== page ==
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Surprise inclusions, omissions on Giller longlist

Margaret Atwood and Anne Michaels were no-brainers for inclusion, but Martha Baillie? Jeanette Lynes? Anyone trying to predict which titles would be blessed by Giller’s touch in 2009 could be forgiven for being a tad surprised. Particularly given the notable absence of Lisa Moore, whose second novel, February, was favoured by many not just to be longlisted, but to take the prize. Other big-name MIAs include Bonnie Burnard, John Bemrose, Douglas Coupland, and Michael Crummey.

The Scotiabank Giller Prize released its longlist this morning, with 12 titles making the cut:

  • Margaret Atwood, The Year of the Flood (McClelland & Stewart)
  • Martha Baillie, The Incident Report (Pedlar Press)
  • Kim Echlin, The Disappeared (Penguin Canada)
  • Claire Holden Rothman, The Heart Specialist (Cormorant Books)
  • Paulette Jiles, The Colour of Lightning (HarperCollins Canada)
  • Jeanette Lynes, The Factory Voice (Coteau Books)
  • Annabel Lyon, The Golden Mean (Random House Canada)
  • Linden MacIntyre, The Bishop’s Man (Random House Canada)
  • Colin McAdam, Fall (Penguin Canada)
  • Anne Michaels, The Winter Vault (McClelland & Stewart)
  • Shani Mootoo, Valmiki’s Daughter (House of Anansi Press)
  • Kate Pullinger, The Mistress of Nothing (McArthur & Company)

McClelland & Stewart, which has published the winning book more often than any other house, has two nominations, and likely would have had three, had Alice Munro not taken her latest, Too Much Happiness, out of the running. Random House was limited to two nominations, as was last year’s champ, Penguin Canada. HarperCollins and House of Anansi each have one. Which leaves fully one-third of the list devoted to authors from smaller presses: Cormorant, Coteau, McArthur & Company, and Pedlar.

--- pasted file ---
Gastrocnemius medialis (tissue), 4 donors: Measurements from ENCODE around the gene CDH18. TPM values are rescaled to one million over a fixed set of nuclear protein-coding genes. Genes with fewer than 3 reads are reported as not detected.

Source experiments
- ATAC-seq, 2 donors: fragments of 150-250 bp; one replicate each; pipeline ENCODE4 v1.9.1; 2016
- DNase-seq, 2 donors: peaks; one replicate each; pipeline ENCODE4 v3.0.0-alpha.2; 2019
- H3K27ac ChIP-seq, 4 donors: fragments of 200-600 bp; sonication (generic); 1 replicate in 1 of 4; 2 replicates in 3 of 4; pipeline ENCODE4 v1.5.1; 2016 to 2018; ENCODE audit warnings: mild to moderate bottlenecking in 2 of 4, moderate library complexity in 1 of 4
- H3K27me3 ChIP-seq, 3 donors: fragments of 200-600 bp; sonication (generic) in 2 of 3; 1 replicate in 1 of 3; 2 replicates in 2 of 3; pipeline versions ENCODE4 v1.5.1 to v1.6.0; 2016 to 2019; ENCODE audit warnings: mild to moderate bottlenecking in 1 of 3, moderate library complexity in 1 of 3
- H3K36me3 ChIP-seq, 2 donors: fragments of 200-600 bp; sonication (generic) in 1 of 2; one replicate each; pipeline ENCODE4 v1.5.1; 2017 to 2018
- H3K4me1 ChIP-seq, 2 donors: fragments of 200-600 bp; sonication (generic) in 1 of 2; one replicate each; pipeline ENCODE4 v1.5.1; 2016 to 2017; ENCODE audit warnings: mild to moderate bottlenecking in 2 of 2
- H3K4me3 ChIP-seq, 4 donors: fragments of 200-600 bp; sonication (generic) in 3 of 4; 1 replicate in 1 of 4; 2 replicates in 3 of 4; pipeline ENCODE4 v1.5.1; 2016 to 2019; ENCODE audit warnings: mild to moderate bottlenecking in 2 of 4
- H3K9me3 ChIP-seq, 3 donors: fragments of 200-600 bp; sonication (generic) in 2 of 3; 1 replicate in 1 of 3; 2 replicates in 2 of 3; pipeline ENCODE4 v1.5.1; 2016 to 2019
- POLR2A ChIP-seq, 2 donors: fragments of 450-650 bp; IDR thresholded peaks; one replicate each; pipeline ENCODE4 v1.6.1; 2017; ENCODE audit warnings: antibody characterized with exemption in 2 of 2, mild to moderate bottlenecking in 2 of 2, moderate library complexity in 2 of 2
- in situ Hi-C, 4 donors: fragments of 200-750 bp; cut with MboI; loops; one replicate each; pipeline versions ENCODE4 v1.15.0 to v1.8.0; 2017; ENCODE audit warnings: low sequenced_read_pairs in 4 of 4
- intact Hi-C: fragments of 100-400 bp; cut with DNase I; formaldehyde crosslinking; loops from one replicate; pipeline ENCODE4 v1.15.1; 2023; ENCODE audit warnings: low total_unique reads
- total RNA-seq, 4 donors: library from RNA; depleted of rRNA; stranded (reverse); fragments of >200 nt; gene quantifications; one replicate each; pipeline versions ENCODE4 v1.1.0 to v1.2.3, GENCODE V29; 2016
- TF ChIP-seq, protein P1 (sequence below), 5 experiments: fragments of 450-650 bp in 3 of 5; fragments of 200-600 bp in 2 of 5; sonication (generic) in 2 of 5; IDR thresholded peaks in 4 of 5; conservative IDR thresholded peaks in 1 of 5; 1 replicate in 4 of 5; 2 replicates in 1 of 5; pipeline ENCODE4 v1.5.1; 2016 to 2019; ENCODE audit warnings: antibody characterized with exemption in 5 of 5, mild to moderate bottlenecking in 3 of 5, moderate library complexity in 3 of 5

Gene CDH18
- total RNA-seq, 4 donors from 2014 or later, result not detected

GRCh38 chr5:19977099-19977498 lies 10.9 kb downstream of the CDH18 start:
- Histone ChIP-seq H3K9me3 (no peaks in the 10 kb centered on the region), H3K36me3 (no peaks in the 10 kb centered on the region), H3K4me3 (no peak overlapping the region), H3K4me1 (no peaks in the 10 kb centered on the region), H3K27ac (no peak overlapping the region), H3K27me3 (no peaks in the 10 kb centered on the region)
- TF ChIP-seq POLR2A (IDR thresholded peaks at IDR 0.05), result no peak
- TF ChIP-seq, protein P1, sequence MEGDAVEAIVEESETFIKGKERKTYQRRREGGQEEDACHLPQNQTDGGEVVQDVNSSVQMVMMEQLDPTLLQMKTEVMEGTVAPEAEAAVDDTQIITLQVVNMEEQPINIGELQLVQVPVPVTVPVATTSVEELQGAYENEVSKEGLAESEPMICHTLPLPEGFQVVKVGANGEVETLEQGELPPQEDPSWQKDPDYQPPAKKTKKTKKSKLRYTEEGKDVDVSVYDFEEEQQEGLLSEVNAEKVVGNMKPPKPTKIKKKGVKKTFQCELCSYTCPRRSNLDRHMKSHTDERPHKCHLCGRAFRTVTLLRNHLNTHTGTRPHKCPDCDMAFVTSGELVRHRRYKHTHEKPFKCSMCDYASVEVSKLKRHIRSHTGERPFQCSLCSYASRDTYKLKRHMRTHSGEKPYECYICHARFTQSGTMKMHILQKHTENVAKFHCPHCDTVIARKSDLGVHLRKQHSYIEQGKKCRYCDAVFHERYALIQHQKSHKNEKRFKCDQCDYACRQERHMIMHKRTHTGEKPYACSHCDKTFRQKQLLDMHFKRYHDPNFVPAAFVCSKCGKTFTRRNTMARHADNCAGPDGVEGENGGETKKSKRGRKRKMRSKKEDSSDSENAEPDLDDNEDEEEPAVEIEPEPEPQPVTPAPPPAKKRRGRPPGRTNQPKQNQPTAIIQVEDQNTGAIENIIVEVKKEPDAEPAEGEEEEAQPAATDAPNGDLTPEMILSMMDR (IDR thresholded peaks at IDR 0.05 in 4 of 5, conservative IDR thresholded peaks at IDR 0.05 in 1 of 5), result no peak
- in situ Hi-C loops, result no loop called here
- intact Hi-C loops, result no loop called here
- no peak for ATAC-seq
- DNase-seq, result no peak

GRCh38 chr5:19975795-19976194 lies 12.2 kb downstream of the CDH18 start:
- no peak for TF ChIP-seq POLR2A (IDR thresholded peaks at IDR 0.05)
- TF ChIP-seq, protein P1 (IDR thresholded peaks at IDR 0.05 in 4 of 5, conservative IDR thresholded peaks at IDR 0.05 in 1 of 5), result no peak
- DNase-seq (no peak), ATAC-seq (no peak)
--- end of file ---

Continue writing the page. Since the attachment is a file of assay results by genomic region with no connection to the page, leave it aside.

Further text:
Notably, all 12 longlisted books are novels; there isn’t a single collection of short fiction to be found. (Annabel Lyon, best know to date for her short fiction, is nominated for her first novel. Other first novelists on the list are Claire Holden Rothman and poet Jeanette Lynes.)

The jury, composed of novelist and short-story writer Alistair MacLeod, U.S. novelist Russell Banks, and U.K. author Victoria Glendinning, chose the 12 longlisted titles from a field of 96 books submitted by 39 publishers. A jury statement on the Scotiabank Giller website reads:

Though they vary stylistically and structurally and connect with and extend a range of novelistic traditions, every one of these twelve books is an excellent, beautifully crafted work of fiction with a cast of vividly realized, memorable characters. We were particularly impressed by the authors’ broad and deep visions of society and their profound affection for humanity and the natural world. Equally impressive is their imaginative engagement with history, from that of ancient Greece to yesterday’s breaking news, and even in a few cases, to the history of a dystopian future.

The Giller shortlist will be unveiled on Oct. 6, and the $50,000 prize will be awarded at a gala dinner reception on Nov. 10.